From September, Tate Britain will show the first London retrospective of the major sculptor Lynn Chadwick (1914–2003). Presented in the central Duveen Galleries and consisting of over thirty works, the exhibition will include many important sculptures from his fifty-year career ranging from some of his earliest surviving mobiles to the monumental pieces made in recent years. Sadly, Lynn Chadwick died during the preparation for this exhibition, in April 2003.
Lynn Chadwick came late to sculpture but he showed two major works at the Festival of Britain in London in 1951 and was launched onto the international stage as one of a new generation of British sculptors shown at the Venice Biennale in 1952. His co-exhibitors included Reg Butler, Bernard Meadows and Eduardo Paolozzi. When he beat Alberto Giacometti to win the International Prize for Sculpture in Venice in 1956 it was the sensation of the Biennale. He went on to secure an international reputation with works in many of the great public collections of Europe, North and South America and Japan. Despite such a reputation, he has until now only had one major retrospective exhibition in Britain.
Chadwick began his working life in an architect’s practice and his independent development of the mobile derived from his experience in exhibition design. These elegant objects demonstrate a sophisticated fusion of sculptural form and engineering. Alongside the mobiles he developed so-called stabiles, one of which was among the most important sculptures at the Festival of Britain. He brought the two elements, static and mobile forms, together in such major works as Fisheater 1951, in which an iron tripod supports counter-balanced arms from which animal-like forms are suspended. In some works, including The Inner Eye 1953, he incorporated chunks of glass into the rough-cut, welded sheet steel forms, investing them with a mysterious and iconic feel.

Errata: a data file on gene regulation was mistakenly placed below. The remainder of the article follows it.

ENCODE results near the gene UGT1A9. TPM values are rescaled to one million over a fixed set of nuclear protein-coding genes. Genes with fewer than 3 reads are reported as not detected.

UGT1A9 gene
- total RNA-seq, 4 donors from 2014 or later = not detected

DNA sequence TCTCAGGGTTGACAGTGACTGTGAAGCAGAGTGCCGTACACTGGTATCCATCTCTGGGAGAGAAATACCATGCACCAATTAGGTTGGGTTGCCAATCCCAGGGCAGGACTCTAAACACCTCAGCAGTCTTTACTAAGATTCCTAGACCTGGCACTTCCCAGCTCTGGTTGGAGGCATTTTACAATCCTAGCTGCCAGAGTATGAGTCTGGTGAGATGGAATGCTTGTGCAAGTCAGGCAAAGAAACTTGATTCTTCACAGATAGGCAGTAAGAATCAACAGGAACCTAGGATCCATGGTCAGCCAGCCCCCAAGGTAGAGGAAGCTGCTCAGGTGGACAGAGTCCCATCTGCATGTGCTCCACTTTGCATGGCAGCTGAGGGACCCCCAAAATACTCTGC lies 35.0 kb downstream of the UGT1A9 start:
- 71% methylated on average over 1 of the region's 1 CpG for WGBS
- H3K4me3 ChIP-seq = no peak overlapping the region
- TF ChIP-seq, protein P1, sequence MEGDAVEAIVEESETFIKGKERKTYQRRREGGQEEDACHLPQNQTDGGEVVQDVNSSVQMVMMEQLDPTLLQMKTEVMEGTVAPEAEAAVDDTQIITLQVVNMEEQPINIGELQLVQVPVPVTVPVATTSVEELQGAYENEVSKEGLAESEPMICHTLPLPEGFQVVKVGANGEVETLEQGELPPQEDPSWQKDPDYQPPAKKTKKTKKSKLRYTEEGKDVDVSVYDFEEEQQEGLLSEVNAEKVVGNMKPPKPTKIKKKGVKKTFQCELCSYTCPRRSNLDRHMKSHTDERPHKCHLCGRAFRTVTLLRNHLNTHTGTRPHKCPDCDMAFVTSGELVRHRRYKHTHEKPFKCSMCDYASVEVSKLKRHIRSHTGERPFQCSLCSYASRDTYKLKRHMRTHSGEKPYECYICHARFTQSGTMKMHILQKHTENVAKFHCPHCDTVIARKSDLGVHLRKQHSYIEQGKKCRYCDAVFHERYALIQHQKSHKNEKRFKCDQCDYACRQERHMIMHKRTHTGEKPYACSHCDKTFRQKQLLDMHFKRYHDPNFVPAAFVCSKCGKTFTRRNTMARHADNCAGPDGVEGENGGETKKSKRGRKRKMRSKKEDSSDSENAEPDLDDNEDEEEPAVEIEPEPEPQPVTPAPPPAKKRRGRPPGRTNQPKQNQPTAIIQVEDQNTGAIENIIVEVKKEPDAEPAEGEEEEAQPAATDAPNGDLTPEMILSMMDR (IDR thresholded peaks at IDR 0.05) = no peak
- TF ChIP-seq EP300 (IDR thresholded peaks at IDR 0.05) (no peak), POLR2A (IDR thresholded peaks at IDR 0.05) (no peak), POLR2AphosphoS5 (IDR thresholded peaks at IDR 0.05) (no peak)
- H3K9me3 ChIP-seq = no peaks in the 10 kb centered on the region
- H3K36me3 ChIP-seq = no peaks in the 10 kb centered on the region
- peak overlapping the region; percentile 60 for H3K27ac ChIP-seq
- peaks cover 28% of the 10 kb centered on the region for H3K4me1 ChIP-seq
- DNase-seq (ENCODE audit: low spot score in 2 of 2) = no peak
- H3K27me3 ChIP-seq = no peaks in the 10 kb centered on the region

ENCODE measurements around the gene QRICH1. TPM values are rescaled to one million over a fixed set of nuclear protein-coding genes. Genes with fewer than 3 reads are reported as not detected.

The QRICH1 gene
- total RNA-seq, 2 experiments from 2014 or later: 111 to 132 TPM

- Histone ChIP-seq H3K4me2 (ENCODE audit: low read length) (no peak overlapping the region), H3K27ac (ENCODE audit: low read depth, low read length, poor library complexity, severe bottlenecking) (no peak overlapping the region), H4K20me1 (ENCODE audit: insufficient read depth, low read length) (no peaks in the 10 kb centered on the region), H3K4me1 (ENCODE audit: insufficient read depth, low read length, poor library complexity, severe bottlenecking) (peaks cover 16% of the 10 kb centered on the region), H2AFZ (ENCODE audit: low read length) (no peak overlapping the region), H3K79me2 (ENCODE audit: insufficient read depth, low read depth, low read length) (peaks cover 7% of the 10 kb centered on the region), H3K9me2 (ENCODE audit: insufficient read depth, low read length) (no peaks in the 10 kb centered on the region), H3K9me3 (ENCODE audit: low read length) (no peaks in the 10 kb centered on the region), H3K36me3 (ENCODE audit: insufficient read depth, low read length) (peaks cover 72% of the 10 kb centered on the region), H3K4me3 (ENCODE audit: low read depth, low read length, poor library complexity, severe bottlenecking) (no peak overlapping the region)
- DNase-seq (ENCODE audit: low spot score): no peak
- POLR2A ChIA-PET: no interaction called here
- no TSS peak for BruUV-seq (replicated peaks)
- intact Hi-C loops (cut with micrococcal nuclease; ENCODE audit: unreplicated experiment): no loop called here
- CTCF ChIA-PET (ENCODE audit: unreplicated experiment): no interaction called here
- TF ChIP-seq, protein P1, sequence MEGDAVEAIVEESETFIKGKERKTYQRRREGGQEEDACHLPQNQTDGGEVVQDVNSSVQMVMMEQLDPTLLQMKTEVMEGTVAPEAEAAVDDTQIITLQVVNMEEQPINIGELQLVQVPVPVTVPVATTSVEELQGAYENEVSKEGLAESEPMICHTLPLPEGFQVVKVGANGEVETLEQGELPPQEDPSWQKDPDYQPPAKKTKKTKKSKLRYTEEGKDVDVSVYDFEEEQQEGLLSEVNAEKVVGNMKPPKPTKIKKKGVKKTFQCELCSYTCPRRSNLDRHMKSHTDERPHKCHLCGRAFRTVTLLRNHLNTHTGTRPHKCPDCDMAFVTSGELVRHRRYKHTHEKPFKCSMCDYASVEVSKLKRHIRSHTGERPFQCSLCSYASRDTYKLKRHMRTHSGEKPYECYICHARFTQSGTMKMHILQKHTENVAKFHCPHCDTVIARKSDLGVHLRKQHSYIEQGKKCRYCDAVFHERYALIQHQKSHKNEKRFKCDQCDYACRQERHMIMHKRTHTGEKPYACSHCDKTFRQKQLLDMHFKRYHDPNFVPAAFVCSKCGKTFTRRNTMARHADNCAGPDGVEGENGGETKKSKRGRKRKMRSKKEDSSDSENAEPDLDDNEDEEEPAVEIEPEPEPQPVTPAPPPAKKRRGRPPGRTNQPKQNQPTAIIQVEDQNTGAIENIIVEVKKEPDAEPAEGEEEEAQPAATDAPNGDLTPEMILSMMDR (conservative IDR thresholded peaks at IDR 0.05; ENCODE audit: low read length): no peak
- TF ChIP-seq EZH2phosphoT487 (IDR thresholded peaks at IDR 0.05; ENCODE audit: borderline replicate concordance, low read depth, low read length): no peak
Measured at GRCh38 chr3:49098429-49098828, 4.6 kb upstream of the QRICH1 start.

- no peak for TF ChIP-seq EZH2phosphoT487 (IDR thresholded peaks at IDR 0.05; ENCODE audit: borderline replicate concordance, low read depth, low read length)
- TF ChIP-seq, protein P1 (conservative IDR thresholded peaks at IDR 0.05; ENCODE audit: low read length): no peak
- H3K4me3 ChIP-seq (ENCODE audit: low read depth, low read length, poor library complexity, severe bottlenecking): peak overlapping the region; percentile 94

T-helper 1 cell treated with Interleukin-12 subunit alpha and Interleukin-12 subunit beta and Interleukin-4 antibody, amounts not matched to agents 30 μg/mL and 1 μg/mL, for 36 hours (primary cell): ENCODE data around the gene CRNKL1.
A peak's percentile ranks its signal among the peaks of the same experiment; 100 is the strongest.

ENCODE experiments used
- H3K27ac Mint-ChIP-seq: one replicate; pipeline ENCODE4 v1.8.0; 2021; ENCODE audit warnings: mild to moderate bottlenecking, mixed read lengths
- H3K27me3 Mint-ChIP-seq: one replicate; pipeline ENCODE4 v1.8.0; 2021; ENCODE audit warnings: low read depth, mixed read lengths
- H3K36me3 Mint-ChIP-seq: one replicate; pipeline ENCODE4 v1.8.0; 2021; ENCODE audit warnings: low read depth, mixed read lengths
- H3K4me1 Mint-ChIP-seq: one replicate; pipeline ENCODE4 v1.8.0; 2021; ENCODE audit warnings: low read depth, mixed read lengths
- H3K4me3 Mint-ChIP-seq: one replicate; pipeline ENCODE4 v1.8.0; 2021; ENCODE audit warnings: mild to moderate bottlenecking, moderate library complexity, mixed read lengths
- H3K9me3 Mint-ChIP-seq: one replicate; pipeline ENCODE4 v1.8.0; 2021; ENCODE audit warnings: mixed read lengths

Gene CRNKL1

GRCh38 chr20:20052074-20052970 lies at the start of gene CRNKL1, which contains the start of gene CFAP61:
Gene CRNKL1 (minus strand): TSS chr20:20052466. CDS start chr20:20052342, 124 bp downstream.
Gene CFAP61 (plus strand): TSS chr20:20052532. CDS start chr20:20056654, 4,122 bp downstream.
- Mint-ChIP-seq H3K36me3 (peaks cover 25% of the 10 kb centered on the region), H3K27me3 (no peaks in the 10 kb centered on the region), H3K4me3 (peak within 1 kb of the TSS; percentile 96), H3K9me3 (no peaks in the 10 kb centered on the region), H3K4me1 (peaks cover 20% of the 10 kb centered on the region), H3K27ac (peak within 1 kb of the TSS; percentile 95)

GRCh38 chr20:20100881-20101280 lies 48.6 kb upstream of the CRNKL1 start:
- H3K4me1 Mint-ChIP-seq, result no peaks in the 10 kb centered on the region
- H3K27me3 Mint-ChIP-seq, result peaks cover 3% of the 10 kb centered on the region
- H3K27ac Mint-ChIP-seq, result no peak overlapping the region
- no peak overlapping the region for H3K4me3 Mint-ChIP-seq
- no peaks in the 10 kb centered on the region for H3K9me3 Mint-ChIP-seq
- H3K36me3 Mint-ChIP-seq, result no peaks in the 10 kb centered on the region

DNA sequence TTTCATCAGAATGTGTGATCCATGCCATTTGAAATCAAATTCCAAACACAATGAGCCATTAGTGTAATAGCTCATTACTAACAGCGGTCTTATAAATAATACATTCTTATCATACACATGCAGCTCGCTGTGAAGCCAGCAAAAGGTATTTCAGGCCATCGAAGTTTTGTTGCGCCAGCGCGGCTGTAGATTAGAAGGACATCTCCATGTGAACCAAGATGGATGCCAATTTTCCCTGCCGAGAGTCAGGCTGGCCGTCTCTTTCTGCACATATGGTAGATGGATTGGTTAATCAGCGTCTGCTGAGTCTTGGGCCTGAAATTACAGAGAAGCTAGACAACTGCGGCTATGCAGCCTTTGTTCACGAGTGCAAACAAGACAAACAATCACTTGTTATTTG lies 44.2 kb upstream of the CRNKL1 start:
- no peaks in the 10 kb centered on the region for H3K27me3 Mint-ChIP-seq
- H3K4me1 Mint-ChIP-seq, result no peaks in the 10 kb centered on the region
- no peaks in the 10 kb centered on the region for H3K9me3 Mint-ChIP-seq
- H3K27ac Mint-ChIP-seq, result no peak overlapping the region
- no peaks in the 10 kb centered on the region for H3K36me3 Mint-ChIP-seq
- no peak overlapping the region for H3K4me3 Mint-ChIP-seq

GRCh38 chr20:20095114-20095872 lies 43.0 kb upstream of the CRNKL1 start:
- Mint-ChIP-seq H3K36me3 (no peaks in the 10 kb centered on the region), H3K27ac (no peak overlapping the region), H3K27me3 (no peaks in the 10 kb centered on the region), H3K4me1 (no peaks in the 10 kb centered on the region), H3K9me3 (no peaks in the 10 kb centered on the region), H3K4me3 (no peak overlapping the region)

During the 1950s he developed a new way of working that involved welding an iron armature which was filled with Stolit, an artificial stone compound of gypsum and iron filings. This material provided an evocative, textured surface which would, over time, acquire a rich ferrous colouring. While he retained this working method, he later cast the works in bronze. Bronze dominated his work until the 1990s when he made a number of monumental sculptures in polished steel, two of which will be displayed in Tate Britain’s Sculpture Court.
Throughout his career, Lynn Chadwick’s work drew upon the natural world. His sculptures were largely based on the human figure or animal forms. Though he would insist on the primacy of formal and technical concerns, in both animals and humans he seems to express the fundamental conditions of life. While the animals explore states of aggression and vulnerability and the ambiguity between the two, the later figures examine details of human movement, interaction and sexuality. Chadwick’s work seems archetypal, an aspect amplified by his later use of standard forms for male and female heads.
Chadwick’s was a major contribution to British sculpture that deserves reassessment in this important exhibition. Curated by the distinguished art historian and curator Dr Dennis Farr CBE, co-author of a complete catalogue of Chadwick’s sculpture, the exhibition will be accompanied by a catalogue.